Written by Goh Zhen Kang
Source: NDTV Food
The Phantom Menace
Before we dive into the recipe proper, let me take a moment to share how I stumbled upon this culinary gem. You see, in this age of online recipe sharing, it's not uncommon to come across articles that seem to delight in lengthy personal stories and unsolicited opinions (see here) but stay with me here.
During my first year in Raffles Hall, I found myself in a bit of a bind. Most of my first semester flew by in a blur of late-night suppers and mid-lecture nap so to no one's surprise, my grades took a hit. The only way out was to hunker down and study relentlessly. Amidst this academic ordeal, I was also grappling with some less-than-ideal relations with my blockmates. Long hours of study can do that to a person. With that, I fully embraced the phantom lifestyle, haunting the Comm Hall at breakfast before disappearing into the depths of my lair.
When I finally emerged from my dark cave, stumbling out in a Monster-induced stupor, the sunlight physically hurt my skin. My neighbours were surprised that my room even had a resident at all, believing it to have been vacant all this time. I desperately needed a break, anything to reconnect with reality. Like a well-timed cosmic cue, Green Comm announced their Vegetarian Cook Off Competition, stirring excitement throughout the hall. The grand prize? An air fryer that had every aspiring chef's mouth watering. But here's the catch: the organisers intended to award it to the best block, rather than the best cook. A better man would have fought tooth and nail for the sake of their neighbours, expecting nothing in return.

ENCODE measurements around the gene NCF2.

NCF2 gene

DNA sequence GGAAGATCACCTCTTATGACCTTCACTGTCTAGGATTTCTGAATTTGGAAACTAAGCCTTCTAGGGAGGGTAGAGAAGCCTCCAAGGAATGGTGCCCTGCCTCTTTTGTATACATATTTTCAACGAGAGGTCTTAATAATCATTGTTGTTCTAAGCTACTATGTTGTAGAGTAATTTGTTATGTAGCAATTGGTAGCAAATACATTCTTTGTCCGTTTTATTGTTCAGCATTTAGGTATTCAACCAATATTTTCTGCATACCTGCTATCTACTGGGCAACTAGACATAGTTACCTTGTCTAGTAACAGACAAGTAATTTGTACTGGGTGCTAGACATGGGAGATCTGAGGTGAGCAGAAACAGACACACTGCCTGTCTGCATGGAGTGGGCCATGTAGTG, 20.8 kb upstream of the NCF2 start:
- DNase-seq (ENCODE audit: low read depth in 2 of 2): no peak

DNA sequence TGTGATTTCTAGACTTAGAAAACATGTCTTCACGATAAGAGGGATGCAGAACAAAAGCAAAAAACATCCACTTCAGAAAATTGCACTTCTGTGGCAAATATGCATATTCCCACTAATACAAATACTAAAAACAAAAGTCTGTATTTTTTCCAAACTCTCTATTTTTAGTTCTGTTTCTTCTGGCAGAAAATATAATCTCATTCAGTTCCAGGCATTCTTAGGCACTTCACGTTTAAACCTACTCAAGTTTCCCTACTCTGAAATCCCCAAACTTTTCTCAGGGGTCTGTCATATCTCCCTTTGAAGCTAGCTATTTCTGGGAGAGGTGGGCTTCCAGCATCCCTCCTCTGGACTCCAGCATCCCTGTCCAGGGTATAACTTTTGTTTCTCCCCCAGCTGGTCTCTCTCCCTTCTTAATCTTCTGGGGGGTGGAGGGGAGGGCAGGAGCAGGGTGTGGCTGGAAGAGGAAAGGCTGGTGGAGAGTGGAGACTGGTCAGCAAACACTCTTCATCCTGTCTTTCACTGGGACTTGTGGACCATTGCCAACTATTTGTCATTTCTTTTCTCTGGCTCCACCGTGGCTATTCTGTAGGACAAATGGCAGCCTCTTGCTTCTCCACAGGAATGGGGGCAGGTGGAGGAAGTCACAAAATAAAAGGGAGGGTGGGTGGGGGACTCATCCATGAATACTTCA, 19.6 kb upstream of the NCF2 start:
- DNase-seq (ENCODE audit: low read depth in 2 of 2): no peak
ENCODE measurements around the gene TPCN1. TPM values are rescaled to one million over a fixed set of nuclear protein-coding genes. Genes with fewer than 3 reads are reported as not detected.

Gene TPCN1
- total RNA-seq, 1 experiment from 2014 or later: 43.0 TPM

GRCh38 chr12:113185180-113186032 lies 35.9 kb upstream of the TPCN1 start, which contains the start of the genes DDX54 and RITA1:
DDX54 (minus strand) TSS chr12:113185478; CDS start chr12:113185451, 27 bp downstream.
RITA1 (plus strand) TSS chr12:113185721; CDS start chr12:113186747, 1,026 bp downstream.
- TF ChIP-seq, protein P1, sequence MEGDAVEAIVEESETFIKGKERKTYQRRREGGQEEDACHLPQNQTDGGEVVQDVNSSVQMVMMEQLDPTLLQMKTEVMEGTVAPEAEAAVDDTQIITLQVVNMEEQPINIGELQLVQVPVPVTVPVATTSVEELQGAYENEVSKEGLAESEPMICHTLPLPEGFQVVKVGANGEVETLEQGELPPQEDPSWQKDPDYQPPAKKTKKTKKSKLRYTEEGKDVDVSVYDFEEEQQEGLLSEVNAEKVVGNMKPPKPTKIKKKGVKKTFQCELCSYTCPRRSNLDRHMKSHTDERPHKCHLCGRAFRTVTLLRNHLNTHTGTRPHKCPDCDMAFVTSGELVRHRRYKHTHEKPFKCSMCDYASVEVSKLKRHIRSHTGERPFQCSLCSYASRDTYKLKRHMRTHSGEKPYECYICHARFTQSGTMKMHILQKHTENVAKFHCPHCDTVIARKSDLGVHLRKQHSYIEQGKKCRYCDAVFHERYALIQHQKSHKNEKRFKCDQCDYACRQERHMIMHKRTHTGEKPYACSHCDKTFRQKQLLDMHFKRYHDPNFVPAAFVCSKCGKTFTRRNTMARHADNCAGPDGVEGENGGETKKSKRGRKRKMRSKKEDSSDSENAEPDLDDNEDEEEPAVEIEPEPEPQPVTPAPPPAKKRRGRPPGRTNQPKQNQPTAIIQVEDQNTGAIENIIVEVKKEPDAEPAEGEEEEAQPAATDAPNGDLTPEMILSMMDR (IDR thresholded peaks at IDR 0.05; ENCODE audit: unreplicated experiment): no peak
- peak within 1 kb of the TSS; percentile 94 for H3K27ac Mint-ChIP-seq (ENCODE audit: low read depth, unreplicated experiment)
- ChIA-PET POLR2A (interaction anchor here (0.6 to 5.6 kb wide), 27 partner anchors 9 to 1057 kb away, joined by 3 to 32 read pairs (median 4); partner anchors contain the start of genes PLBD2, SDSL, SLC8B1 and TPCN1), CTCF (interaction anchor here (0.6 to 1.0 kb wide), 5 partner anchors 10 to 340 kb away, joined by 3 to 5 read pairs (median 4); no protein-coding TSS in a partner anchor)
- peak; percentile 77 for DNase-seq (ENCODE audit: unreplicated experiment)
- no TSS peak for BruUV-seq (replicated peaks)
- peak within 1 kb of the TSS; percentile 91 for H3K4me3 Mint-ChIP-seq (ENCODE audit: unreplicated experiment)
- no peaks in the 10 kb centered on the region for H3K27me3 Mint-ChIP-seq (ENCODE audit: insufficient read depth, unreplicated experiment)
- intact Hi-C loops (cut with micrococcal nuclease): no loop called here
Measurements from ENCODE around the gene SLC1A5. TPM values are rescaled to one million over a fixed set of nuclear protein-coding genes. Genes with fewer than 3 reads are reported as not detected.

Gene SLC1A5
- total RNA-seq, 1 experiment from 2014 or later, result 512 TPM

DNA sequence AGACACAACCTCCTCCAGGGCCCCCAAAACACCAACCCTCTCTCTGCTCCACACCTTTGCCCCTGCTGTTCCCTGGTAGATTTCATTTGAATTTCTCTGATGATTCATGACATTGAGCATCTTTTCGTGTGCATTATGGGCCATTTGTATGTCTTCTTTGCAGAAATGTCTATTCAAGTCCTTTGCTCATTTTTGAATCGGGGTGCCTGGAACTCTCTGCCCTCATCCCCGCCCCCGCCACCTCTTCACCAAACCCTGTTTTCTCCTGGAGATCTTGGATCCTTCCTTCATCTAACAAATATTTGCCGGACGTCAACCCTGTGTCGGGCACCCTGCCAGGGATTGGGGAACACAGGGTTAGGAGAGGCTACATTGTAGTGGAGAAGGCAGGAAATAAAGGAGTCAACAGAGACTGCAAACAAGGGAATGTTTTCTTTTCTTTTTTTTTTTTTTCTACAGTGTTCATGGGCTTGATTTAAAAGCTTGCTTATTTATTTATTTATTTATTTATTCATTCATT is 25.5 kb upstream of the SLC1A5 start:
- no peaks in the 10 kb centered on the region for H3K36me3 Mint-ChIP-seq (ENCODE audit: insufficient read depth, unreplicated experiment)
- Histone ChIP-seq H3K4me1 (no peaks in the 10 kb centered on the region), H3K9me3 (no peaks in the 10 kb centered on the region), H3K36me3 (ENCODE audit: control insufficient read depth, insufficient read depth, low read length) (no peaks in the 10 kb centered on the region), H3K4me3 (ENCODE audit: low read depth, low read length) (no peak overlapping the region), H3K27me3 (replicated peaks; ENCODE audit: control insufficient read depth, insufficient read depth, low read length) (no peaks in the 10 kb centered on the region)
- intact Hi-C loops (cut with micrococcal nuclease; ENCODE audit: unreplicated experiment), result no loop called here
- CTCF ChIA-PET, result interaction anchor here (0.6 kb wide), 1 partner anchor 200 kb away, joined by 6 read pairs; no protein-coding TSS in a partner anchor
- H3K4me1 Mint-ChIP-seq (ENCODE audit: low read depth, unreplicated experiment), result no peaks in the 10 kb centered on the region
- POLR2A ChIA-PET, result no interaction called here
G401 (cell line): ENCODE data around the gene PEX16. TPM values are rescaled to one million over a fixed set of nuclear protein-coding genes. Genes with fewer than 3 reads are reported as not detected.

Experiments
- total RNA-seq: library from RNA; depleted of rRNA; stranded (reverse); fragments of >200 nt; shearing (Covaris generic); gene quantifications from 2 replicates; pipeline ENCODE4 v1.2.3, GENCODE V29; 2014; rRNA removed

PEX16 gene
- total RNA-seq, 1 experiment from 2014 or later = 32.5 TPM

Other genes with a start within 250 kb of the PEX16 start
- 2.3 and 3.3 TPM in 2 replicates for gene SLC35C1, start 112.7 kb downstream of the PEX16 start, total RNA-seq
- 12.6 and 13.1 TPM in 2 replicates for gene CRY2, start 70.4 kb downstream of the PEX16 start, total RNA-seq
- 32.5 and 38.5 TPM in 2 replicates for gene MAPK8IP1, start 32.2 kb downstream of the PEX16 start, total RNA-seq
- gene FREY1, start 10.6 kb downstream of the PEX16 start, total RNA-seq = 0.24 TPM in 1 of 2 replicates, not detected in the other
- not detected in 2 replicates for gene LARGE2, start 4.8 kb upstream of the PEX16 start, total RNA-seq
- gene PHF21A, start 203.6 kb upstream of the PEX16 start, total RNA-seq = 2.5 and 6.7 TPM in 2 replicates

However, Block 2 didn’t have a better man. Block 2 had me.
Source: Know Your Meme
I surveyed our sticky, dust-covered pantry, adorned with a mishmash of decor that could best be described as "Tumblr-era teenager under duress." It hardly seemed the right place for a pristine air fryer. Moreover, Block 2 was already the proud owner of two well-oiled (literally) air fryers. Using my finest economic analysis skills, I weighed our options.
Source: Kang’s EC5267
Thus, I decided to enter the competition, determined to claim that air fryer and keep it far from my blockmates' grasp. My initial plan involved presenting my classic vegetarian spaghetti recipe, confident that the prize was as good as mine.